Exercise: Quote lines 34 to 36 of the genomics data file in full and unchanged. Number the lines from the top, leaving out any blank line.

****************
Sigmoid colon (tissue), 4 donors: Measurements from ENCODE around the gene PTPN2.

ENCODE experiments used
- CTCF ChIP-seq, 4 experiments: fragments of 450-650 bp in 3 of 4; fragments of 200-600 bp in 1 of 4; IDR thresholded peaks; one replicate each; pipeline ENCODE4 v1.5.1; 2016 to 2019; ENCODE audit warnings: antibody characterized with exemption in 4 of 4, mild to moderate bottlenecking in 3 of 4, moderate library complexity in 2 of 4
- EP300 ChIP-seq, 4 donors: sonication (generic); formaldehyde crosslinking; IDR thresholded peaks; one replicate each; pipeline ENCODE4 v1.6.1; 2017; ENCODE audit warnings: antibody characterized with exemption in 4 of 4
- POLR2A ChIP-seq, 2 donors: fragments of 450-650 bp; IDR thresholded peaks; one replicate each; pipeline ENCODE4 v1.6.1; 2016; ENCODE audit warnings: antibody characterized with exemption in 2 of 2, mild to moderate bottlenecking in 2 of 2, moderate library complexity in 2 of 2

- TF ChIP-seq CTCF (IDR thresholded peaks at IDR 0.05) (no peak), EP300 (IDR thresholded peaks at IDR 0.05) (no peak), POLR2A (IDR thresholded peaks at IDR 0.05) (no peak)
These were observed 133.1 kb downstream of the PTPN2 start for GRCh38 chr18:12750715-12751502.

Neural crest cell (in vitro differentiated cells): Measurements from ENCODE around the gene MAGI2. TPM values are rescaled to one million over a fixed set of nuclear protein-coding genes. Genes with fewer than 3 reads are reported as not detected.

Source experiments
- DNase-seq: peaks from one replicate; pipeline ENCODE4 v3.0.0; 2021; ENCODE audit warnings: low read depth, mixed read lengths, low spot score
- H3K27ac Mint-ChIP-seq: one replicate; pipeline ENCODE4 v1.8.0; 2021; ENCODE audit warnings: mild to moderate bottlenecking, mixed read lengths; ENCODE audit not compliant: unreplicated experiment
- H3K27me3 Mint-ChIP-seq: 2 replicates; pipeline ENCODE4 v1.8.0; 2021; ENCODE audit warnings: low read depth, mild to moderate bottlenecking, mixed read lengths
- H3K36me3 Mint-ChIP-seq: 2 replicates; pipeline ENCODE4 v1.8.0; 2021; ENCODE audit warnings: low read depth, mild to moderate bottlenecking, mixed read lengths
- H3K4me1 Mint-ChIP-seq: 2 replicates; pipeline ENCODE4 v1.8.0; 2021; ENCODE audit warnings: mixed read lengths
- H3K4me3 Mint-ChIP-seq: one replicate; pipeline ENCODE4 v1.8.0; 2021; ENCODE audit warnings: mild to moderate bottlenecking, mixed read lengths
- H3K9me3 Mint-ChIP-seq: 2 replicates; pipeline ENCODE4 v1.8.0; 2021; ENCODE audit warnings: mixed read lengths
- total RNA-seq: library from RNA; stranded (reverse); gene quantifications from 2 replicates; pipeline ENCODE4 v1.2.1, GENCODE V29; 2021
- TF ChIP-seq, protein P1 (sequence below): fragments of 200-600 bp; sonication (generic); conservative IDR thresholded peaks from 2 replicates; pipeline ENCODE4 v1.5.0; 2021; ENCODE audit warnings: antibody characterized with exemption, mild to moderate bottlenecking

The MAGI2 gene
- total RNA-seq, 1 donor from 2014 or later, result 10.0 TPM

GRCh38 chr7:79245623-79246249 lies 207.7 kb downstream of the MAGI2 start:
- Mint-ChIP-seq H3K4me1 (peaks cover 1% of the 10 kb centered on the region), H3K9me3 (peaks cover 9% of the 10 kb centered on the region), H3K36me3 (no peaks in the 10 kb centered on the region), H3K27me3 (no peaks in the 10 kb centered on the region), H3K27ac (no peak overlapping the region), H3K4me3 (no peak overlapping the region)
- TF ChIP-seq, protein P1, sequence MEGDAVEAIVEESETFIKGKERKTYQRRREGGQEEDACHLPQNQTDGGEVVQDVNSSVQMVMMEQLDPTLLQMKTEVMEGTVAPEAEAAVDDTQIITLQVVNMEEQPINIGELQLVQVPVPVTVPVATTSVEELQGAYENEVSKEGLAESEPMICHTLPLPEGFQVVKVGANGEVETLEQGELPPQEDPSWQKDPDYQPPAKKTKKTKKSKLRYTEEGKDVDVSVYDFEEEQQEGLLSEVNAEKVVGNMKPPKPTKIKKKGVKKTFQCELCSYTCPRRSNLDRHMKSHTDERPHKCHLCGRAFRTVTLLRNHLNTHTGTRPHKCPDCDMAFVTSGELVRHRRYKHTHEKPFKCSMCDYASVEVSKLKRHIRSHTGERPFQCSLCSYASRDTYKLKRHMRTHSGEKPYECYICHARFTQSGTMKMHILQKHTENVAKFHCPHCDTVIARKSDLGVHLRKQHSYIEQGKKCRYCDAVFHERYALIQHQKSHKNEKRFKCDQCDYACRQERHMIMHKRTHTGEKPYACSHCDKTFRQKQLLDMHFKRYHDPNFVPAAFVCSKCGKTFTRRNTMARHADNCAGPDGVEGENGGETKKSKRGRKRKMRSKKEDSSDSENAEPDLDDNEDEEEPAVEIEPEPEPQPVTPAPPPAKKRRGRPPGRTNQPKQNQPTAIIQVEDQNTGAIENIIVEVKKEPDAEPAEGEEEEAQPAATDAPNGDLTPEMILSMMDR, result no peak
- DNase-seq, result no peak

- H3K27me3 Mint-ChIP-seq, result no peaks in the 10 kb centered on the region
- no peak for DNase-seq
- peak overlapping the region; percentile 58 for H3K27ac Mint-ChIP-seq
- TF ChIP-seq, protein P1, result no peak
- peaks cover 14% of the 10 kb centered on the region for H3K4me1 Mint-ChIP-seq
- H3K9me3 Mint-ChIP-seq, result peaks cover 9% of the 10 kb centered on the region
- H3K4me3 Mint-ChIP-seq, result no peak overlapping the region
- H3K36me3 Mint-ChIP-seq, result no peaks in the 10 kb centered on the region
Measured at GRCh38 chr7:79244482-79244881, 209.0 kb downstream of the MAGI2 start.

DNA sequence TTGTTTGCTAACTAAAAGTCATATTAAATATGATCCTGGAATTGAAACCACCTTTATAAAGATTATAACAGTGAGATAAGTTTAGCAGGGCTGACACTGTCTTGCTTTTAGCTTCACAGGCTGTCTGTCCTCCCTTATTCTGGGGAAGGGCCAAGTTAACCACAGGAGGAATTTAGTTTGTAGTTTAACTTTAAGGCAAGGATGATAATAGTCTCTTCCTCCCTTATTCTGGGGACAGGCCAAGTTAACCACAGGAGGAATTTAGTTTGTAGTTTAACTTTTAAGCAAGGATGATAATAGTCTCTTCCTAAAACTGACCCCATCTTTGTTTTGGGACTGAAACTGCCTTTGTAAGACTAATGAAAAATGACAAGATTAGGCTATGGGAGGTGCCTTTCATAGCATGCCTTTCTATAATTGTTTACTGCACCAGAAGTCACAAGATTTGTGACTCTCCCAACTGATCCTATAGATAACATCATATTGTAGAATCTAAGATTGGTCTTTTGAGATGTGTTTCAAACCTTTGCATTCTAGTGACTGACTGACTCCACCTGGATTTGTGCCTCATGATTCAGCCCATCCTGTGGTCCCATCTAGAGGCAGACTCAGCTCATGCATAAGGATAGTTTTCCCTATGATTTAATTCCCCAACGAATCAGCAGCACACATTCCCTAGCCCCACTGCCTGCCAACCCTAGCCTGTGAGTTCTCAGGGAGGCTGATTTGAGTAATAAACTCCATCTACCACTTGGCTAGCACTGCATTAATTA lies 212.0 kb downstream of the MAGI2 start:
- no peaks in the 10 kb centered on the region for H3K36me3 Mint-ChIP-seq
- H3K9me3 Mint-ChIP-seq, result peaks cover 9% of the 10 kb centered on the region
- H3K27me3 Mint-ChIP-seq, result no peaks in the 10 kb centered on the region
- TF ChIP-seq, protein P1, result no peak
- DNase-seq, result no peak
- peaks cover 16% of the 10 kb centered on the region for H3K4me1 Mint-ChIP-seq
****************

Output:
DNA sequence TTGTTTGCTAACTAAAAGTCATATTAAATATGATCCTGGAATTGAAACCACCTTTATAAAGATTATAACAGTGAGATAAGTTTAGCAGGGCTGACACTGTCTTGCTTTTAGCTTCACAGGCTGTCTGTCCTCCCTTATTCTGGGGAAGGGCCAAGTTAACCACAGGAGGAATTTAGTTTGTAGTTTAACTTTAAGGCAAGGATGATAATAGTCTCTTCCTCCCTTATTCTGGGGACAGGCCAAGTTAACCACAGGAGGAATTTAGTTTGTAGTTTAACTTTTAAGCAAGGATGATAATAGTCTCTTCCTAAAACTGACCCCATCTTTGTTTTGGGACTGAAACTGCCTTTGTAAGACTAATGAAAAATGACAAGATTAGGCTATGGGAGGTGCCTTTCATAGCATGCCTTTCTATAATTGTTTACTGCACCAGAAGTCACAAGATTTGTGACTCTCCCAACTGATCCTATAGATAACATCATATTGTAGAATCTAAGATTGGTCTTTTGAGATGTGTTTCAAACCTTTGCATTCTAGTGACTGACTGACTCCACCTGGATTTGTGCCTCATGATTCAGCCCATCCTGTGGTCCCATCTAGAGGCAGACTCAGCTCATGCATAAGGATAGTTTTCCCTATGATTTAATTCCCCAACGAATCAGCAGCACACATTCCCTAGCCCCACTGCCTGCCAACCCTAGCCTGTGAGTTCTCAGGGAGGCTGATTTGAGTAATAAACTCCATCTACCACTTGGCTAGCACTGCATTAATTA lies 212.0 kb downstream of the MAGI2 start:
- no peaks in the 10 kb centered on the region for H3K36me3 Mint-ChIP-seq
- H3K9me3 Mint-ChIP-seq, result peaks cover 9% of the 10 kb centered on the region